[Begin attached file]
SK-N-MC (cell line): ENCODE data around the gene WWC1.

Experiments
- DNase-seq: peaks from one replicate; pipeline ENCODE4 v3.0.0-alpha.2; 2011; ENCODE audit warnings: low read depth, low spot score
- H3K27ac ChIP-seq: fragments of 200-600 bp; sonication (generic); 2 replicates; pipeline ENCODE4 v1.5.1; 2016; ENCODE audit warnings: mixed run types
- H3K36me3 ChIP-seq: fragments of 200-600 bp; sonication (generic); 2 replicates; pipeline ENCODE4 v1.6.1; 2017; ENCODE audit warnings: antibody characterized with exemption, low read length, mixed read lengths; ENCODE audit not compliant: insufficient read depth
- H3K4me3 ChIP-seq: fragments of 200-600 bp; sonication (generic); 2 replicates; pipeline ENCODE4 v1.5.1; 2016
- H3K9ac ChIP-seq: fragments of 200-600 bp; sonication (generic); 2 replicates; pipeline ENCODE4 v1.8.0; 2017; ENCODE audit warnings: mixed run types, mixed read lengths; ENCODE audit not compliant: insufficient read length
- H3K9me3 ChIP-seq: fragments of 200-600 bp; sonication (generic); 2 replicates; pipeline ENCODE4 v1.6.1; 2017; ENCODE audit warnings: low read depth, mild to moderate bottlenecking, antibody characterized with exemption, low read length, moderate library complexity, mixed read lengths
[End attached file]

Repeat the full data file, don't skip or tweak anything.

SK-N-MC (cell line): ENCODE data around the gene WWC1.

Experiments
- DNase-seq: peaks from one replicate; pipeline ENCODE4 v3.0.0-alpha.2; 2011; ENCODE audit warnings: low read depth, low spot score
- H3K27ac ChIP-seq: fragments of 200-600 bp; sonication (generic); 2 replicates; pipeline ENCODE4 v1.5.1; 2016; ENCODE audit warnings: mixed run types
- H3K36me3 ChIP-seq: fragments of 200-600 bp; sonication (generic); 2 replicates; pipeline ENCODE4 v1.6.1; 2017; ENCODE audit warnings: antibody characterized with exemption, low read length, mixed read lengths; ENCODE audit not compliant: insufficient read depth
- H3K4me3 ChIP-seq: fragments of 200-600 bp; sonication (generic); 2 replicates; pipeline ENCODE4 v1.5.1; 2016
- H3K9ac ChIP-seq: fragments of 200-600 bp; sonication (generic); 2 replicates; pipeline ENCODE4 v1.8.0; 2017; ENCODE audit warnings: mixed run types, mixed read lengths; ENCODE audit not compliant: insufficient read length
- H3K9me3 ChIP-seq: fragments of 200-600 bp; sonication (generic); 2 replicates; pipeline ENCODE4 v1.6.1; 2017; ENCODE audit warnings: low read depth, mild to moderate bottlenecking, antibody characterized with exemption, low read length, moderate library complexity, mixed read lengths